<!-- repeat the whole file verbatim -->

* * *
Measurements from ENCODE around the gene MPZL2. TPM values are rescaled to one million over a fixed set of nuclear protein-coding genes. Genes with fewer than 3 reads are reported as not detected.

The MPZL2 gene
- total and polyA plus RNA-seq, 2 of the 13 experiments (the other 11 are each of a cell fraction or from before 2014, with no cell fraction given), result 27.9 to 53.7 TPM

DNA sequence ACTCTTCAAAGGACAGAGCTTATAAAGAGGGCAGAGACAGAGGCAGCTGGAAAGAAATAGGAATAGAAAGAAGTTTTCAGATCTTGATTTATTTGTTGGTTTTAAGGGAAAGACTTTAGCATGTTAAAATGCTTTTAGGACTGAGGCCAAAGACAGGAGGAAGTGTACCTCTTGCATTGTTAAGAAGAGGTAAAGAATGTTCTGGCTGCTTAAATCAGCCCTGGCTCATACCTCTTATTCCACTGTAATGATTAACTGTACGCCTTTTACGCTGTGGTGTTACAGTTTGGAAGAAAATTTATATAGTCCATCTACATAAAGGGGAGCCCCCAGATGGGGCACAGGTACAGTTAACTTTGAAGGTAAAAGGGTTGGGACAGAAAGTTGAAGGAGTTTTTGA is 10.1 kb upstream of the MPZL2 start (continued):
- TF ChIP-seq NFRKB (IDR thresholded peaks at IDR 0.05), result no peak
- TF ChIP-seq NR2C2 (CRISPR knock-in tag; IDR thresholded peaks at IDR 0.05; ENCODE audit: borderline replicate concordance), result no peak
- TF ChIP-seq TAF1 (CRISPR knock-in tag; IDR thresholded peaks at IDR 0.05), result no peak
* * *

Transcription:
Measurements from ENCODE around the gene MPZL2. TPM values are rescaled to one million over a fixed set of nuclear protein-coding genes. Genes with fewer than 3 reads are reported as not detected.

The MPZL2 gene
- total and polyA plus RNA-seq, 2 of the 13 experiments (the other 11 are each of a cell fraction or from before 2014, with no cell fraction given), result 27.9 to 53.7 TPM

DNA sequence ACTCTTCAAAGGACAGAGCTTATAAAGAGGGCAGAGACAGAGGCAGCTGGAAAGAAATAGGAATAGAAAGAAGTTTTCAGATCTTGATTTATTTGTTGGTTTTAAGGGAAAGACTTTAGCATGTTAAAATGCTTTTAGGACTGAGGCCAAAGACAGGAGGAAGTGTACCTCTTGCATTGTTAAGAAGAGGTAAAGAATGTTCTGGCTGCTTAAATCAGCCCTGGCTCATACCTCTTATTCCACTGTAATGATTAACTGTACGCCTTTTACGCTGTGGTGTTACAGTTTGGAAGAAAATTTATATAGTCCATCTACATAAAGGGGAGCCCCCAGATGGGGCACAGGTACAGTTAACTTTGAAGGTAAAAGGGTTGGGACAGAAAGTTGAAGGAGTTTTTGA is 10.1 kb upstream of the MPZL2 start (continued):
- TF ChIP-seq NFRKB (IDR thresholded peaks at IDR 0.05), result no peak
- TF ChIP-seq NR2C2 (CRISPR knock-in tag; IDR thresholded peaks at IDR 0.05; ENCODE audit: borderline replicate concordance), result no peak
- TF ChIP-seq TAF1 (CRISPR knock-in tag; IDR thresholded peaks at IDR 0.05), result no peak